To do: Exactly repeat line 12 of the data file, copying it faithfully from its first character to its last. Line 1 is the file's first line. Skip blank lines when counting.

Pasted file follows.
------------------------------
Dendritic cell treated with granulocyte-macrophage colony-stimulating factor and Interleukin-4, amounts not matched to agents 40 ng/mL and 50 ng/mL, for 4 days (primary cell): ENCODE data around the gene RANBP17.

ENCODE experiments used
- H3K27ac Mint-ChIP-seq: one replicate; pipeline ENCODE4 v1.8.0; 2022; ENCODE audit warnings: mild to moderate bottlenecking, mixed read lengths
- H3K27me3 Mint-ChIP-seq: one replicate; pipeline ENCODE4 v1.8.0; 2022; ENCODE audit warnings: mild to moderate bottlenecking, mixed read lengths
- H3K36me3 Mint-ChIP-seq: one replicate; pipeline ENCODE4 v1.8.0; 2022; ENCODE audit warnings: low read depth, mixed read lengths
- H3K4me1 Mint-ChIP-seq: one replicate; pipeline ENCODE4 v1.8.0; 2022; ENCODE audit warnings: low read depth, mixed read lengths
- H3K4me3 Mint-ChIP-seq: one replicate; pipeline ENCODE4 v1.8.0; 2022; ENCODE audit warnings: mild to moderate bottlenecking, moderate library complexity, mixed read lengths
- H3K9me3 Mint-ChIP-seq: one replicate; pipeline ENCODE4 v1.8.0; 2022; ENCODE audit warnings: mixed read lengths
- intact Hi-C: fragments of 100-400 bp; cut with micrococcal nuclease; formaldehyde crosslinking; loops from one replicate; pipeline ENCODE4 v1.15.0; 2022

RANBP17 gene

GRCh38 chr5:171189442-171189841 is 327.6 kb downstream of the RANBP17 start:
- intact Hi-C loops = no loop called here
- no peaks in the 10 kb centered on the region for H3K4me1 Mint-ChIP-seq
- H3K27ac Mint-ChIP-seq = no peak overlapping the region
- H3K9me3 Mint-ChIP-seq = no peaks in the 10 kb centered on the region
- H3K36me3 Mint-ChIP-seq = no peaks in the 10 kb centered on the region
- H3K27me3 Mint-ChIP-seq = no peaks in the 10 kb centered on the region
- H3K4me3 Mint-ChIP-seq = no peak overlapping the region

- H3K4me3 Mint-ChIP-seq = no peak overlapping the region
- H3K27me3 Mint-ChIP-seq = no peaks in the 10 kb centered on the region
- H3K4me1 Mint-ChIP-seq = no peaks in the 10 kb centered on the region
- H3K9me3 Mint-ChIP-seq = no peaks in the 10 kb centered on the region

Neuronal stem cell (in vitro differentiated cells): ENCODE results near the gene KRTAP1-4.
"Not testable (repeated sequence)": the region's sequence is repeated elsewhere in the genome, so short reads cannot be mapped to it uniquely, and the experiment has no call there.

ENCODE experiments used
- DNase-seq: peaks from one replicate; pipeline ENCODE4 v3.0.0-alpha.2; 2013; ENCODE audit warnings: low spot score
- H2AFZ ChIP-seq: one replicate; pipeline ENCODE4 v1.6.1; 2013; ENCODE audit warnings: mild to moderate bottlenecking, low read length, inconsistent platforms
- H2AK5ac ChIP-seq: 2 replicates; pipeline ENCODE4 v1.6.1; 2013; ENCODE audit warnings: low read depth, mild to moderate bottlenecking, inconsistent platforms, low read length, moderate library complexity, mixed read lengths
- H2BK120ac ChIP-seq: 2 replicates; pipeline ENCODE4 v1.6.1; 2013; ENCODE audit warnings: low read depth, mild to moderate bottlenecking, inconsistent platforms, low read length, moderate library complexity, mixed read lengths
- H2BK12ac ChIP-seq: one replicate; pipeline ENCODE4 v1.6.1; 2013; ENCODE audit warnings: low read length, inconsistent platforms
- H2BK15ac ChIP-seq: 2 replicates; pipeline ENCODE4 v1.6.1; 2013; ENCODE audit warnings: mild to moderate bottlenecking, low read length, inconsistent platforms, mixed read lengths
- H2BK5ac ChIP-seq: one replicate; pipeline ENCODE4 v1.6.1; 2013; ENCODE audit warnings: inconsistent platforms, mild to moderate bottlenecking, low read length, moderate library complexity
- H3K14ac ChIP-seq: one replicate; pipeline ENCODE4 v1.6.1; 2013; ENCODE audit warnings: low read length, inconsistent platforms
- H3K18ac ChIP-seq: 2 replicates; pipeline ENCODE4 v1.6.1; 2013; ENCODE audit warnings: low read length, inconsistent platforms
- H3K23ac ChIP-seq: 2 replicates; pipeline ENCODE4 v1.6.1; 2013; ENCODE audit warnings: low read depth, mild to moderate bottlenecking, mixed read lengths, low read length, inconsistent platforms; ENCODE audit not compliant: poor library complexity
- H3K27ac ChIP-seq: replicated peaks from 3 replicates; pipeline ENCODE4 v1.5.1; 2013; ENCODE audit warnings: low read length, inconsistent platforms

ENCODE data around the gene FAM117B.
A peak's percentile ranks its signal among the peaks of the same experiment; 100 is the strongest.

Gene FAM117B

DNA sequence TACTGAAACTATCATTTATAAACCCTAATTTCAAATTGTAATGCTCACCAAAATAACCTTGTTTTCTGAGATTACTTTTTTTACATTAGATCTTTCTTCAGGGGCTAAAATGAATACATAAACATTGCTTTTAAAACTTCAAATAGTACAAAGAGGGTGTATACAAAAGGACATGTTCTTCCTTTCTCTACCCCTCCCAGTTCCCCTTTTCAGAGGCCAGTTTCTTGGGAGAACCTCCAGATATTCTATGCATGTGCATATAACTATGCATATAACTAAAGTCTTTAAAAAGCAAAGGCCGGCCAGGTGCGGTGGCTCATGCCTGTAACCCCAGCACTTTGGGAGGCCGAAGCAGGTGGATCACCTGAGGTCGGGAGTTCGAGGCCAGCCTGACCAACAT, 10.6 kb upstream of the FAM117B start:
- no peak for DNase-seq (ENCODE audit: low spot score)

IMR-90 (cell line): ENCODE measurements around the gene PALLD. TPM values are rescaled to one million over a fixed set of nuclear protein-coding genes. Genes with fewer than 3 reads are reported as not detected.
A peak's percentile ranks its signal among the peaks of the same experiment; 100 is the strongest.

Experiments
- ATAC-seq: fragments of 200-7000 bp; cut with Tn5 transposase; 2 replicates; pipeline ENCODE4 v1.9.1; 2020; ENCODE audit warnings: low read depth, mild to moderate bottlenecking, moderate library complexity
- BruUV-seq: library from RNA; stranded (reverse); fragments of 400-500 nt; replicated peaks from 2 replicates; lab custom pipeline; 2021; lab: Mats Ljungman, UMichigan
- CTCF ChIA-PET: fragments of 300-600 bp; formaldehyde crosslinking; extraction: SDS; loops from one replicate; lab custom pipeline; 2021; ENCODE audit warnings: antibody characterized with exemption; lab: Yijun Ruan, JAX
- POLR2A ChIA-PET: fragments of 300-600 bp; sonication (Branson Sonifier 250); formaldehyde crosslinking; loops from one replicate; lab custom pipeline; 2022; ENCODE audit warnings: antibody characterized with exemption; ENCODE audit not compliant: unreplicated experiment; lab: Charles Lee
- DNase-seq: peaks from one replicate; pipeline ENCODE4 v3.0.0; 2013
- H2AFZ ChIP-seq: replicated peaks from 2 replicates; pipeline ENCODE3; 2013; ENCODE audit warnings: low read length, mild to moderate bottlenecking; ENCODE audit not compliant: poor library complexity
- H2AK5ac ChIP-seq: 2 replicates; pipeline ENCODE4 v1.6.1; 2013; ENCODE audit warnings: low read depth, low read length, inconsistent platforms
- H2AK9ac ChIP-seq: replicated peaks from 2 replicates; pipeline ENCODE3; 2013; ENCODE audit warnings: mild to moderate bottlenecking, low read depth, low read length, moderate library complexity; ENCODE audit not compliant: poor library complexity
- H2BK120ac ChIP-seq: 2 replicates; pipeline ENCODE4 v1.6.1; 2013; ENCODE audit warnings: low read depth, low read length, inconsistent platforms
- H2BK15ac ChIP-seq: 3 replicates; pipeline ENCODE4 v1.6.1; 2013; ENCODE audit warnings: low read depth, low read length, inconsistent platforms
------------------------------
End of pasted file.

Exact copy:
- intact Hi-C loops = no loop called here